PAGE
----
I had a good time with that, and I thought about staying put at King’s for the rest of the day party stuff, but there was a thing or two that I wanted to do. Plus, it was jam-packed in there and it was getting really sweaty.
I walked around for a little while, then I went and ate some lunch. I wasn’t particularly hungry, but I knew that I had to eat then or not for several hours. I made my way down to CAM, which I think is a terrible place for a band to play. Over the years, I’ve seen a few bands play there, but the space is so big and open, it just isn’t a good sound space. The acoustics are awful and the size of the space makes it worse.
Anyway, I was at CAM because I wanted to see Eternal Summers. I really like that band, and I missed my chance to see them back in March. They’re playing a “real” show tonight (actually in the last time slot of the festival), and I’ll be there for sure, but I wanted to see them twice. They played well, but the sound in that space is terrible, so it didn’t do them justice.
I started to head back to King’s because I wanted to be in there for the show that featured Thurston Moore with harpist Mary Lattimore. I got there about 30 minutes before the scheduled start of that set, and the line was at least 30 deep to get in on a one out-one in basis. I knew it wasn’t going to happen, and I ran into my buddies in the stairwell. We decided to go blindly try a few things, and we got into a few clubs just as a band was playing the last notes of their last song. We didn’t see much, but we had a few beers and a few laughs.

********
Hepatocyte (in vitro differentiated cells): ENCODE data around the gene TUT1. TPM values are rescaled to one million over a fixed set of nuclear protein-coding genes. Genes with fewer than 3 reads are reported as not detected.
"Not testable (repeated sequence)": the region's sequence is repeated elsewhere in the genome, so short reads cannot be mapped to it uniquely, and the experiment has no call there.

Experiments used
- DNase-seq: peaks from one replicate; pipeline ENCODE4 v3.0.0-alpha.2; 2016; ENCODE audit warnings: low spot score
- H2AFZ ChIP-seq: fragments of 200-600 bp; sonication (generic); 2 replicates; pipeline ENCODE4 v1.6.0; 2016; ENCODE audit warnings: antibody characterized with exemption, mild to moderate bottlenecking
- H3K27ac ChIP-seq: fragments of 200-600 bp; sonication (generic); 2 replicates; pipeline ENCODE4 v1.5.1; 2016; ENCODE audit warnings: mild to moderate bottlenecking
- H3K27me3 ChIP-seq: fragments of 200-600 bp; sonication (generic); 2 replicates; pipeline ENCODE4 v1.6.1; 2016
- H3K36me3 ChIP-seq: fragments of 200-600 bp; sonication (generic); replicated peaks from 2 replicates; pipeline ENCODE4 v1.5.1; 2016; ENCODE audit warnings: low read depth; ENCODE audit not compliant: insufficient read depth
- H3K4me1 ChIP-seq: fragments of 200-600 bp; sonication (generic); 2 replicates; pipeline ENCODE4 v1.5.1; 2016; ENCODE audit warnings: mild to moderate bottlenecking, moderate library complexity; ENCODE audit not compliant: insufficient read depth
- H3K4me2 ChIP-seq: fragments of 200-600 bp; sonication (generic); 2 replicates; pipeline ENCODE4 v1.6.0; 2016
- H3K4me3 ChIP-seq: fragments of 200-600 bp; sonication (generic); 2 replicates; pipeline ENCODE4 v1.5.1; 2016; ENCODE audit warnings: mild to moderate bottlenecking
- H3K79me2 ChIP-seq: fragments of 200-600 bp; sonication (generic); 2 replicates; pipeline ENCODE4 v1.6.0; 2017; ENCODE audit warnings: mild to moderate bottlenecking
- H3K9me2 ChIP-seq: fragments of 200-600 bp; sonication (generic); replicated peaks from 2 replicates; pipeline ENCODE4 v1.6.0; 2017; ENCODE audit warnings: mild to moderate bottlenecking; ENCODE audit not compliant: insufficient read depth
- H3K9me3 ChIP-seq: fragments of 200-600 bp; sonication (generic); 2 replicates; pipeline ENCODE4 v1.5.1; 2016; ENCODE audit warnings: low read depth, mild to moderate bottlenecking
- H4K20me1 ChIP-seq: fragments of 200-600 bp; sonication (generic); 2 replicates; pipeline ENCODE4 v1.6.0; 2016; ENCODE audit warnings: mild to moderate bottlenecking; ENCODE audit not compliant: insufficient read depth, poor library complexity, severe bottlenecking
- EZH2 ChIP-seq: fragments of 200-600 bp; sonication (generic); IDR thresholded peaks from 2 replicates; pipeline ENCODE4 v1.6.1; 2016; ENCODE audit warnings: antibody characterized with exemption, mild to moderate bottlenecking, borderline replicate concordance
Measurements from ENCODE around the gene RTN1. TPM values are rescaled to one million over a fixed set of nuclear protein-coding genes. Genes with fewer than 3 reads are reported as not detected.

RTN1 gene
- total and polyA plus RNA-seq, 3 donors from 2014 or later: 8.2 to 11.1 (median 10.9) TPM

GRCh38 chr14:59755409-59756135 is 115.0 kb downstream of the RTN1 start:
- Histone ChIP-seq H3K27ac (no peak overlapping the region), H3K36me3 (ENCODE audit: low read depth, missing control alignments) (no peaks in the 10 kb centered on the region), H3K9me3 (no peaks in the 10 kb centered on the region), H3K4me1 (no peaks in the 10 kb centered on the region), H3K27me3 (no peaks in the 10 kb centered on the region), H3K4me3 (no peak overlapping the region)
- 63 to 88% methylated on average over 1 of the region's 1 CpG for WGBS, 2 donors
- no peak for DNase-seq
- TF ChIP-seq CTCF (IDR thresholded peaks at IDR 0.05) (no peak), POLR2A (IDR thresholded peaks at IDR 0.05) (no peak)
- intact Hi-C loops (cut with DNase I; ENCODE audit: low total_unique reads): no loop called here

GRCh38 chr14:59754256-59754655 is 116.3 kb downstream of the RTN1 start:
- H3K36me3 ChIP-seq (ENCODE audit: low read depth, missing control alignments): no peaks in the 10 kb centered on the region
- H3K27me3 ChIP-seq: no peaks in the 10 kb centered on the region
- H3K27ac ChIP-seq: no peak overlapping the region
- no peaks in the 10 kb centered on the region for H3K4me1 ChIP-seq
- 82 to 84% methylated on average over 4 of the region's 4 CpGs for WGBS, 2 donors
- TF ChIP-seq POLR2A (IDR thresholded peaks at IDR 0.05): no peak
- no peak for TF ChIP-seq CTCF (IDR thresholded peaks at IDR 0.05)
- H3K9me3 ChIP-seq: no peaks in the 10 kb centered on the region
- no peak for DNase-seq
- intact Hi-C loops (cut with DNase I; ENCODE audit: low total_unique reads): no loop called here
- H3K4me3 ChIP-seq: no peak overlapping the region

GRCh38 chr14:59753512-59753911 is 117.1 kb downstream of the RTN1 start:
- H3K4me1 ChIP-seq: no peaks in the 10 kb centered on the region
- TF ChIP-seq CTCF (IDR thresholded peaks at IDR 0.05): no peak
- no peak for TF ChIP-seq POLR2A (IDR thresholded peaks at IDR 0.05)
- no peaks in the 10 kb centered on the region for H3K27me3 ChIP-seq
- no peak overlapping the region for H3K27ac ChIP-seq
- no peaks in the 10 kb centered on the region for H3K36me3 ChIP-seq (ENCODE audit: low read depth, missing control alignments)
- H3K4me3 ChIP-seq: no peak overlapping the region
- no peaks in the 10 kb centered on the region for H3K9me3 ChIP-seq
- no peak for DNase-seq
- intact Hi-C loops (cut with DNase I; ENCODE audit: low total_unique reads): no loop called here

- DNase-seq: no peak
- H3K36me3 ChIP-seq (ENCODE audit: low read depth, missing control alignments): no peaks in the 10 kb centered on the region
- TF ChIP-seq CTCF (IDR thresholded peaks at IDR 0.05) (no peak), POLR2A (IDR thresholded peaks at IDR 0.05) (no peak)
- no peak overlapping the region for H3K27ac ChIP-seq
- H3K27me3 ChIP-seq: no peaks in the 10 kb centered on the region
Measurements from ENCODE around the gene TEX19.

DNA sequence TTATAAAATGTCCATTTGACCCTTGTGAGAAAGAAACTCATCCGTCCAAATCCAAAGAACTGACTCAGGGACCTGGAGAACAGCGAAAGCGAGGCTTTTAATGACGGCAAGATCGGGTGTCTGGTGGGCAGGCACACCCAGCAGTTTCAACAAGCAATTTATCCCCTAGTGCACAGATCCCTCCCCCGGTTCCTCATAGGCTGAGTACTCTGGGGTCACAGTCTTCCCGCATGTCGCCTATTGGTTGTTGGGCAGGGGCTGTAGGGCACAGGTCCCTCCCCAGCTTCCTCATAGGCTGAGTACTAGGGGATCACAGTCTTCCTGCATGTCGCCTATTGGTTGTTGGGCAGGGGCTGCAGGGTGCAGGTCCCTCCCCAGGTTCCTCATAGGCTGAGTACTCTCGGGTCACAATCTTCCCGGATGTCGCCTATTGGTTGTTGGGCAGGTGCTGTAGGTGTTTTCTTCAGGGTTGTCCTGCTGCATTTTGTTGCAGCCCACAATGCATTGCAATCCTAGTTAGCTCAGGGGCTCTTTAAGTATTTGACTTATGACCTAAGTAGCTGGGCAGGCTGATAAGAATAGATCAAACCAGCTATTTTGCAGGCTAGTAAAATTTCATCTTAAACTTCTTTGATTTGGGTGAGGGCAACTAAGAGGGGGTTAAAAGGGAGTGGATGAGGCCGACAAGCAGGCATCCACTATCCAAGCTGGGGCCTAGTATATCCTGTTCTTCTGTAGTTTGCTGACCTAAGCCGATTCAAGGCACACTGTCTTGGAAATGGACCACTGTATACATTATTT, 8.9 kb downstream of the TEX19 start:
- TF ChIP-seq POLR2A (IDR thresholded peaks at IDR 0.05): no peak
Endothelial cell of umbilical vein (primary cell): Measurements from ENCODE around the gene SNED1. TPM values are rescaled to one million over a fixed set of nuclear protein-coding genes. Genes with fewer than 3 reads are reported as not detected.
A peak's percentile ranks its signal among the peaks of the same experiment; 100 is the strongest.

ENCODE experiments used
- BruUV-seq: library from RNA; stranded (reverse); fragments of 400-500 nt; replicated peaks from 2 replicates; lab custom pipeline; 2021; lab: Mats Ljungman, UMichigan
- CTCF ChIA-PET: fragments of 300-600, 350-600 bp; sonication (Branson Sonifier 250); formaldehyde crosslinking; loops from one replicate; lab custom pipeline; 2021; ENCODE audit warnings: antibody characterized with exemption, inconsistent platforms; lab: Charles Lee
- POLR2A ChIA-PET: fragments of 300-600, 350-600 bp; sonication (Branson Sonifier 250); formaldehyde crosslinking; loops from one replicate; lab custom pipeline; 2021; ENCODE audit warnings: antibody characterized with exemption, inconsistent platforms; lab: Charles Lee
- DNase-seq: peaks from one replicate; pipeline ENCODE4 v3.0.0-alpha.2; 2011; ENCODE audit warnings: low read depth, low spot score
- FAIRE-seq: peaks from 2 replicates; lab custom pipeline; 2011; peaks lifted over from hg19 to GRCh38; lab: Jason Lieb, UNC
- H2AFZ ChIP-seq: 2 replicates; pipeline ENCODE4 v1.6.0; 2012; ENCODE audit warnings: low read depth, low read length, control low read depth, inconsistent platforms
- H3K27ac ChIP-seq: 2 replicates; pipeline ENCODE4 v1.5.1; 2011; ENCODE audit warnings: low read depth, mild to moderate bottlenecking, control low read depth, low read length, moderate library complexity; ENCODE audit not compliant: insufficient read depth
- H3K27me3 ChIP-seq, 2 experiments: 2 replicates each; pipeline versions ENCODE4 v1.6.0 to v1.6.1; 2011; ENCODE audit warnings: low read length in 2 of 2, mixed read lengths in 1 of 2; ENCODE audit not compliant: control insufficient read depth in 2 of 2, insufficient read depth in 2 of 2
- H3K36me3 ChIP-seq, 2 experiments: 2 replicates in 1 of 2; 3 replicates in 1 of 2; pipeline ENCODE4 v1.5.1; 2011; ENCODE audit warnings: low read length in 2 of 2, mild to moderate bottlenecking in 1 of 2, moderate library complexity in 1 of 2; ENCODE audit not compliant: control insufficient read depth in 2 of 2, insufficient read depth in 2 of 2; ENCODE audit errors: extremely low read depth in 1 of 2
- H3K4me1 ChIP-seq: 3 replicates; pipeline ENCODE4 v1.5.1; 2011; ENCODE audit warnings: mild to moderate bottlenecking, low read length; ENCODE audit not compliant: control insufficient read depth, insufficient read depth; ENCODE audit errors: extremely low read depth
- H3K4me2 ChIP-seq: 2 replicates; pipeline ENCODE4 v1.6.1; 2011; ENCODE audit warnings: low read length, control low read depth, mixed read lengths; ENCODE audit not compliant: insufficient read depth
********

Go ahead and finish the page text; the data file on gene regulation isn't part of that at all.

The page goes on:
We did, though, get to see one and a half songs from Greensboro band Bronzed Chorus at the Pour House. That was really good, and I wish we had gotten there sooner instead of wasting so much time at other places seeing nothing.
Dinner before heading into City Plaza once again had less to do with being hungry and more to do with “now or never”.
We went into City Plaza for the big show Spoon and St Vincent.